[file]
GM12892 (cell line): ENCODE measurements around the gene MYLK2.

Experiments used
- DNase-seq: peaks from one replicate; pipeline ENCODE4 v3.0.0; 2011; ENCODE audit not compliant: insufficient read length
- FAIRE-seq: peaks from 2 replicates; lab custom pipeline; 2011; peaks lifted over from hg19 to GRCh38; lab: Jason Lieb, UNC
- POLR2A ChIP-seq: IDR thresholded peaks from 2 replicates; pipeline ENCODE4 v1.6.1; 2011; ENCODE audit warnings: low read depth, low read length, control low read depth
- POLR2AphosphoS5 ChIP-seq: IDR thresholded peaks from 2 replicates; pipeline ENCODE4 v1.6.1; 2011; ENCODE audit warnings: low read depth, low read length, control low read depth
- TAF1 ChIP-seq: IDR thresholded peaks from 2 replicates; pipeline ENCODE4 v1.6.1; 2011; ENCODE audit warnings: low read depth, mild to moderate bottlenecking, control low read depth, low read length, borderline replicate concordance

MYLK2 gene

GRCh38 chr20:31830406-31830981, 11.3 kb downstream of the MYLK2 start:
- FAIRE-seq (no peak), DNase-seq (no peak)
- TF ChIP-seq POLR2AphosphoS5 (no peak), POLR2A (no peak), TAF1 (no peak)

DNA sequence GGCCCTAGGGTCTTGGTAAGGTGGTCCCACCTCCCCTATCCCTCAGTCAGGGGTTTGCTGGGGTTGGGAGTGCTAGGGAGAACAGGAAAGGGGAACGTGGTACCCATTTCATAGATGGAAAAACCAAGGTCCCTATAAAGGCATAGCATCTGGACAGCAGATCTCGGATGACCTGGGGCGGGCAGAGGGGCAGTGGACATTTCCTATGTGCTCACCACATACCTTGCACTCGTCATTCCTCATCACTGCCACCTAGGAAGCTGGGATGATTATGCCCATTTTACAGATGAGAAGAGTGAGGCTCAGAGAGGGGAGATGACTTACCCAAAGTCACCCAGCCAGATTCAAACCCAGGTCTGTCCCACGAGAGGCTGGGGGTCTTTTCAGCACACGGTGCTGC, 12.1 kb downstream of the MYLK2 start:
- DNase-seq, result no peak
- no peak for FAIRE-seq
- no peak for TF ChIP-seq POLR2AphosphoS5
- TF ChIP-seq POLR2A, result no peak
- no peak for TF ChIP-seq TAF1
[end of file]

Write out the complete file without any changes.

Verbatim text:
GM12892 (cell line): ENCODE measurements around the gene MYLK2.

Experiments used
- DNase-seq: peaks from one replicate; pipeline ENCODE4 v3.0.0; 2011; ENCODE audit not compliant: insufficient read length
- FAIRE-seq: peaks from 2 replicates; lab custom pipeline; 2011; peaks lifted over from hg19 to GRCh38; lab: Jason Lieb, UNC
- POLR2A ChIP-seq: IDR thresholded peaks from 2 replicates; pipeline ENCODE4 v1.6.1; 2011; ENCODE audit warnings: low read depth, low read length, control low read depth
- POLR2AphosphoS5 ChIP-seq: IDR thresholded peaks from 2 replicates; pipeline ENCODE4 v1.6.1; 2011; ENCODE audit warnings: low read depth, low read length, control low read depth
- TAF1 ChIP-seq: IDR thresholded peaks from 2 replicates; pipeline ENCODE4 v1.6.1; 2011; ENCODE audit warnings: low read depth, mild to moderate bottlenecking, control low read depth, low read length, borderline replicate concordance

MYLK2 gene

GRCh38 chr20:31830406-31830981, 11.3 kb downstream of the MYLK2 start:
- FAIRE-seq (no peak), DNase-seq (no peak)
- TF ChIP-seq POLR2AphosphoS5 (no peak), POLR2A (no peak), TAF1 (no peak)

DNA sequence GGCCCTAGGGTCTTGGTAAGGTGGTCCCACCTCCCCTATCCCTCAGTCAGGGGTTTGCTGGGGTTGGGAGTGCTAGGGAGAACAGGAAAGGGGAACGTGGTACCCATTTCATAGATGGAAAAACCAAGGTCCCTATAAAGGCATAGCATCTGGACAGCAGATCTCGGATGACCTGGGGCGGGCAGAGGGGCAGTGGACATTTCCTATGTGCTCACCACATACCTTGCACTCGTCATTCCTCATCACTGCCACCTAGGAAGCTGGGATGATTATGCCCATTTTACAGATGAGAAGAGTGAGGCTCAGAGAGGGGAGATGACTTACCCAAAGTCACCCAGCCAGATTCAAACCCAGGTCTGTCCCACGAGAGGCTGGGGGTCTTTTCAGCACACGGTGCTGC, 12.1 kb downstream of the MYLK2 start:
- DNase-seq, result no peak
- no peak for FAIRE-seq
- no peak for TF ChIP-seq POLR2AphosphoS5
- TF ChIP-seq POLR2A, result no peak
- no peak for TF ChIP-seq TAF1